5. #5
    Join Date
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    I would not use tung oil or BLO as the only finish. It does give a nice color to some woods, but it doesn't really build up a sheen unless you put on dozens of coats over weeks/months. At a minimum you can add a few coats of paste wax over the oil.

    You can add some oil based varnish to the BLO to make a wiping varnish- basically that's what Watco Danish oil is. After 3-5 coats you get a nice satin sheen. Application is similar to straight BLO, except you need to wipe off the excess within 5-10 minutes or esle it starts to get sticky.

    On my current project I am going to try OSMO Polyx. It's a mixture of oils and waxes that I've heard good things about, and seems to be more substantial/durable than most oil finishes as it was developed for hardwood floors. Application seems similar to oil/varnish blend- wipe on/wipe off. Kind of pricey, we'll see how it goes.



    I like to prefinish when I use film finishes like varnish or shellac. I find it very difficult to apply them neatly into interior corners, and sanding between coats into a bunch of interior corners is a pain. But as Prashun said, you need to have the assemblies dead on and not needing post-assembly work if you are going to prefinish. Sometimes you can do those tweaks during a dry fit. Another approach is to only pre-finish the inside surfaces, glue up, then do whatever work you need to do to the outside and then finish the outside. With no inside corners the outside is usually easy to finish as an assembly. This works well with padded shellac, have not tried with varnish.

    However, if I'm doing an oil finish I will just go ahead and glue up and then finish as a completed assembly. Oil finishes are easy, there's hardly any time pressure and as long as you make sure to wipe off all of the excess you aren't going to get any flaws in the finish. Oil will try to pool up at the inside corners but it isn't difficult to remove that excess in my experience. My current project is a crib with over a hundred parts- while padded shellac is my favorite finish I do not want to deal with prefinishing all of those parts. So I decided early on I would do some type of oil finish.


    Phil brought up some good points. One about oil emphasizing the figure or blotch in Cherry. You may like this or may not, but you need to do some test pieces. The type of surface prep will affect it- hand planed vs sanded at various grits. Generally, sanding to higher grits like 400 will de-emphasize the figure/blotch, as will applying a wash coat of 1/2# shellac prior to the oil. And the other point about the interior smell- shellac is definitely the answer here. Other finishes can seem to off gas forever in an interior space. However, the OSMO is supposed to be very low VOC, so it might be ok.

  6. #6
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    Bay of Plenty, New Zealand
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    For my workbench I used 100% pure Tung oil from Liberon - it takes forever to dry on European beech and is quite blotchy. On some other European beech I used Liberon Finishing oil. If you oil with Tung oil first then I'm afraid you'll have trouble with glueing. Color is different between the two, the Tung oil gave it more a reddish sheen where the Finishing oil kept more the typical beech color and did not make it blotchy. Son finished a walnut desk with Liberon Finishing Oil and complained after a while that the top got tacky from where his sweaty palms were all the time. A table he finished with Danish Oil was also unsatisfactory.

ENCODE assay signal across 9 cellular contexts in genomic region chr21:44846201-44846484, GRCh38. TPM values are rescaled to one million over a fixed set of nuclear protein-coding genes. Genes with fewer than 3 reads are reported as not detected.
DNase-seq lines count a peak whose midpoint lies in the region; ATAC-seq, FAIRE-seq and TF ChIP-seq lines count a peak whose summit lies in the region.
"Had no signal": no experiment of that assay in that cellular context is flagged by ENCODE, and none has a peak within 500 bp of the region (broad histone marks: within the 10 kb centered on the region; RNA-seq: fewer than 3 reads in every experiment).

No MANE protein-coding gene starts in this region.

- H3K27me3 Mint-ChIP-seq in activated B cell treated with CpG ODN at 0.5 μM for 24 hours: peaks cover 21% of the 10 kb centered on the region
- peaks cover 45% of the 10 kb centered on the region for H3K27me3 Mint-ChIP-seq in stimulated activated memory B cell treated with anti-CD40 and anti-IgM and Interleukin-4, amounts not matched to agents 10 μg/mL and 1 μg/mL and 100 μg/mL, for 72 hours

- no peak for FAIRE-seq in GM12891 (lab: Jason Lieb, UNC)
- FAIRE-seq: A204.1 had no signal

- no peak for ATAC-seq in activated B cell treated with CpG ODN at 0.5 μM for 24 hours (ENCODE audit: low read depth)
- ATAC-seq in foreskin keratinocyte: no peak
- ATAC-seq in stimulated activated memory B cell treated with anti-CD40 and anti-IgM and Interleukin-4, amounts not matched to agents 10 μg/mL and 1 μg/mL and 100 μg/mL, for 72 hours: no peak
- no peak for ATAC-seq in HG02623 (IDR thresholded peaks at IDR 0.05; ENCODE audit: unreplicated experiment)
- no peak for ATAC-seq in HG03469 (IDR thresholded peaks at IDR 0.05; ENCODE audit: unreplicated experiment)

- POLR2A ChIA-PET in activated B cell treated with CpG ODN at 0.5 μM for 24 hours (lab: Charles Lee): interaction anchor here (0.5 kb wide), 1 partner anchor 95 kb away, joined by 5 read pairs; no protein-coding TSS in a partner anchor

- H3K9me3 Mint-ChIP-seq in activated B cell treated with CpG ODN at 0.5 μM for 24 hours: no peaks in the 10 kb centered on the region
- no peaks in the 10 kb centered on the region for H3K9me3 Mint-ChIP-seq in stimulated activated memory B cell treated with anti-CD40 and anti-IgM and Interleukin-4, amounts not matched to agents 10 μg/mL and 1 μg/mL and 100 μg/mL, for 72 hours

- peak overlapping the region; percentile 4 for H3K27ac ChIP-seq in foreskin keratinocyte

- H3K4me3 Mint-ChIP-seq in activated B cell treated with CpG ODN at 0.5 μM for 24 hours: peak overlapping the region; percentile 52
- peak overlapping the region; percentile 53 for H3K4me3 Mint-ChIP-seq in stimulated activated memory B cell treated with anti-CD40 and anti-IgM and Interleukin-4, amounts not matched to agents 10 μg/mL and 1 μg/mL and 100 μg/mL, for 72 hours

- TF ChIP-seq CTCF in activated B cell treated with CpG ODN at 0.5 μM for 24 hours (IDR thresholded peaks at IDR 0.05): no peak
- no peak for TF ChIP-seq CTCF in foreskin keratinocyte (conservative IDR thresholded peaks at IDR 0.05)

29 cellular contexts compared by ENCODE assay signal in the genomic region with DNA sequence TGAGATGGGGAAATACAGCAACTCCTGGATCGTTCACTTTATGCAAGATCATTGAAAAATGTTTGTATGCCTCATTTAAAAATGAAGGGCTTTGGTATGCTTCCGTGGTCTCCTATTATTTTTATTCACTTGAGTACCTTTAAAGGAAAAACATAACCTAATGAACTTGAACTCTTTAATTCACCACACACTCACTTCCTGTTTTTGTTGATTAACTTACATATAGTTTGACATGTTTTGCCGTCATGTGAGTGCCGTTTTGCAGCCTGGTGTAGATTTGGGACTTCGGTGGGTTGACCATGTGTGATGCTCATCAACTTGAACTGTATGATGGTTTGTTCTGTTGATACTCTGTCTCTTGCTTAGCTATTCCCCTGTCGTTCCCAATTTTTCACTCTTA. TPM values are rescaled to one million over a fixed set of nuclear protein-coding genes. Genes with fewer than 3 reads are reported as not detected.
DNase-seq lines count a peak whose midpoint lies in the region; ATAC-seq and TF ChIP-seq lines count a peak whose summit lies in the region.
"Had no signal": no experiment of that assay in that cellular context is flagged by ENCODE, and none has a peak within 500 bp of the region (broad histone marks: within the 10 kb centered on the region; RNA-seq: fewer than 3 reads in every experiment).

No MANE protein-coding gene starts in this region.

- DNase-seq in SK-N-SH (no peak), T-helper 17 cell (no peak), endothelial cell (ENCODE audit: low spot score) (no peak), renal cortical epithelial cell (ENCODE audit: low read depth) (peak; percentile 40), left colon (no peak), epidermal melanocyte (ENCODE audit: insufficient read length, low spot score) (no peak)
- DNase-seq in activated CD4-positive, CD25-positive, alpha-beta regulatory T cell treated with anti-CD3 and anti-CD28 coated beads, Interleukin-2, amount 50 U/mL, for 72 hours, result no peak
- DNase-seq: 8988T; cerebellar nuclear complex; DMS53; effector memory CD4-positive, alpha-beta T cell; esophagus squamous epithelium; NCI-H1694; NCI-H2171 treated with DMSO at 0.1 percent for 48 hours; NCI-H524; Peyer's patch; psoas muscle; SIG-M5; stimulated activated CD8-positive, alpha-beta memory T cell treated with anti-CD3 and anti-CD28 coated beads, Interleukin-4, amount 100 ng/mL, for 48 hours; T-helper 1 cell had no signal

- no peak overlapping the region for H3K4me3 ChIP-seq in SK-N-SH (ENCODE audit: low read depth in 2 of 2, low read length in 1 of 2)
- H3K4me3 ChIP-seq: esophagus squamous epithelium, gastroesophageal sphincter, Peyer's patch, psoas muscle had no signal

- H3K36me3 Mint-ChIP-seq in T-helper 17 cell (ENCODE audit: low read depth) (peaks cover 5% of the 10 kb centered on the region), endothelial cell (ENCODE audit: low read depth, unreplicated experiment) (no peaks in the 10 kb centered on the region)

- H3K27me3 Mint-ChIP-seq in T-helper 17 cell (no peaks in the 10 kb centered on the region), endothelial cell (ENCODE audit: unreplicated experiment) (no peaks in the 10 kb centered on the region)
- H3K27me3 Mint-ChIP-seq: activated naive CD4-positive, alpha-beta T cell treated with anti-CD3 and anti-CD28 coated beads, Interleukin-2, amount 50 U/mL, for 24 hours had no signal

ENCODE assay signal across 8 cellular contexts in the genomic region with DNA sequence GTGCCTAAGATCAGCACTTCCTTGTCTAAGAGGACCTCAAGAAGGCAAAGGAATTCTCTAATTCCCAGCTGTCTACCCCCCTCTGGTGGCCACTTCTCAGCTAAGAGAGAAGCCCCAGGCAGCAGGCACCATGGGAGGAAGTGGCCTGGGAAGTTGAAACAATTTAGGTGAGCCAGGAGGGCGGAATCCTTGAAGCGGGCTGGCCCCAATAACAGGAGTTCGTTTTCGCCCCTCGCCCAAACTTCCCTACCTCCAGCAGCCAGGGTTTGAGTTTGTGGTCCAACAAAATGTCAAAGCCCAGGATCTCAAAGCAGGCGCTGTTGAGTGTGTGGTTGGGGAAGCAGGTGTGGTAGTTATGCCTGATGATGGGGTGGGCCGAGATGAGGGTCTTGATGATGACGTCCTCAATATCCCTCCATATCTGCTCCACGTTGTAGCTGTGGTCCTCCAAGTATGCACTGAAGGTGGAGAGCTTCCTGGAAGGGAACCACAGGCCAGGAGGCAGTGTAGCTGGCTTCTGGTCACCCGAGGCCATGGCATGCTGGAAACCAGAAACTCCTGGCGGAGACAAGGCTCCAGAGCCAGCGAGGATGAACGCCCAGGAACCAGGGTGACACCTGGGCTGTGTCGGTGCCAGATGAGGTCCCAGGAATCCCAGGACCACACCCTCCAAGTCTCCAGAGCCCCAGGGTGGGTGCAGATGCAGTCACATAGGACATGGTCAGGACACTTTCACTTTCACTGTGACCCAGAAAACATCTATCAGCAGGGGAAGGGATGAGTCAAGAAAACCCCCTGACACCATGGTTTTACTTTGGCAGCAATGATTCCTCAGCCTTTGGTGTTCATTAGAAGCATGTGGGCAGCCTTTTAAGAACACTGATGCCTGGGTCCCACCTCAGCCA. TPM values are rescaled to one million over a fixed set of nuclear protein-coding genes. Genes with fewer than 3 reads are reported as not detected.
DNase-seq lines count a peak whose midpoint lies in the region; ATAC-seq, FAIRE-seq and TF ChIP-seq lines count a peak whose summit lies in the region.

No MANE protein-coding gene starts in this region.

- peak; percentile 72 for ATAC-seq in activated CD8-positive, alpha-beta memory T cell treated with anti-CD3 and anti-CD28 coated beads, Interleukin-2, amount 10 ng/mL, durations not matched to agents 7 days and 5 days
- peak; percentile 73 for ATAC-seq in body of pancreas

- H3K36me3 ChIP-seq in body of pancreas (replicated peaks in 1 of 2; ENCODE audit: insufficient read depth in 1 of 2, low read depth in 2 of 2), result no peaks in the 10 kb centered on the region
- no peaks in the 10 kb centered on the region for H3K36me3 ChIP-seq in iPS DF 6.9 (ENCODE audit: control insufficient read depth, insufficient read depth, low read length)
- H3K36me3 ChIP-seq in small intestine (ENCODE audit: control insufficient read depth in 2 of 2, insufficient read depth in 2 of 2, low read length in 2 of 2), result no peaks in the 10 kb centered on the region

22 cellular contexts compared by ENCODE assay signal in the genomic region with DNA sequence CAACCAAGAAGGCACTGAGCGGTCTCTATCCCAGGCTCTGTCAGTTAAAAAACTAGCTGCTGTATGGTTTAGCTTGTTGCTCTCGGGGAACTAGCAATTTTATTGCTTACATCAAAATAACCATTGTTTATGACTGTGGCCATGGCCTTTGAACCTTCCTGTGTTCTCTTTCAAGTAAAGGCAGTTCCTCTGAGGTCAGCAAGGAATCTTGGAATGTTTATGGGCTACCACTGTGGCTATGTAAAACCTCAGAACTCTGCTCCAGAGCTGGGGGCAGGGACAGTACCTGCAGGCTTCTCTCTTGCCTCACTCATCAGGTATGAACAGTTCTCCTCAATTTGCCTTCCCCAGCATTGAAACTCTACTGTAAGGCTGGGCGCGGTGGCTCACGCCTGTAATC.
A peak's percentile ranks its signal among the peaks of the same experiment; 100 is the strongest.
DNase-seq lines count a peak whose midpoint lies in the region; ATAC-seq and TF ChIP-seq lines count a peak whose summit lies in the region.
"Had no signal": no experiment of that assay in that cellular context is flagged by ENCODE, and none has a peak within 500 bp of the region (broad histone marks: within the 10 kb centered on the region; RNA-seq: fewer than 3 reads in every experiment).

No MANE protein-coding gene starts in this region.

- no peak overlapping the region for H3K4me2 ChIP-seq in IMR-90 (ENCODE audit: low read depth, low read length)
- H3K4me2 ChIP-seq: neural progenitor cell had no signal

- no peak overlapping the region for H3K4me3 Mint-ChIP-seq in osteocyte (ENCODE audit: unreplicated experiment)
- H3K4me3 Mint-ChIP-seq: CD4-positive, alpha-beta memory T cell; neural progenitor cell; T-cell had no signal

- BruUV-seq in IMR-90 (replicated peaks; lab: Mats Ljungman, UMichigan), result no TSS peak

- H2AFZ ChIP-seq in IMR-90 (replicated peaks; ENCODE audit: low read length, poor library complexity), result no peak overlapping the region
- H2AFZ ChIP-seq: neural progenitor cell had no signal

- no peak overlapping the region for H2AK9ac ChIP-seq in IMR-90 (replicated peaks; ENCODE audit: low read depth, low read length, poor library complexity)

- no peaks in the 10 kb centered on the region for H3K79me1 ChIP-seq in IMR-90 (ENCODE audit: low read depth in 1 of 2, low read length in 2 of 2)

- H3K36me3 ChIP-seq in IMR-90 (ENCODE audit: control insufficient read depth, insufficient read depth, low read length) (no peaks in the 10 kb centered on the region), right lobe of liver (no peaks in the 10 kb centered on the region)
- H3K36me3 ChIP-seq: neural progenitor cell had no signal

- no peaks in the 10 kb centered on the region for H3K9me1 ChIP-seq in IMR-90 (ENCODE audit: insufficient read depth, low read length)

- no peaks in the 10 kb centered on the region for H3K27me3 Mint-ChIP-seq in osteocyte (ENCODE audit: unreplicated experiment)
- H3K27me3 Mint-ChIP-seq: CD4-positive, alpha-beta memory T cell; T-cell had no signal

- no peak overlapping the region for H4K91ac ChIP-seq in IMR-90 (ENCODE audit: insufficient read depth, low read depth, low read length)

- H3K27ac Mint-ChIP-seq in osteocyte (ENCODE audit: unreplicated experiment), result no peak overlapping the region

Before constructing anything first experiment with some pieces of the timber with whatever you want to use.

  7. #7
    If I am using solid wood panels that will be stained, I usually stain and finish them before assembly. The main reason is that, due to the extremes in climate here, the panel will change size between summer and winter, and if I stain after assembly and the panel shrinks, it can expose unstained wood. In this instance though, I specifically don't want any adhesion between the panel and frame, so having a finish probably helps that.

  8. #8
    I used Watco Danish oil inside and out on this entertainment center for my son and his wife.
    20130905_1848.jpg20130905_1851.jpg

    It has darkened up nicely and has no residual odor.
    Lee Schierer
    USNA- '71
    Captain USN(Ret)

    My advice, comments and suggestions are free, but it costs money to run the site. If you found something of value here please give a little something back by becoming a contributor! Please Contribute

  9. I'm a bit of a newb, but have had good luck with BLO, followed by a few coats paste wax on one furniture project, and lots of tool handles. Light coats dry faster, and actually allow you to get the same results faster than if you douse the wood in the oil - it will keep soaking in, but the more saturated the wood is, the longer it takes for the oil to polymerize and harden as it needs exposure to O2 in the atmosphere for that to happen.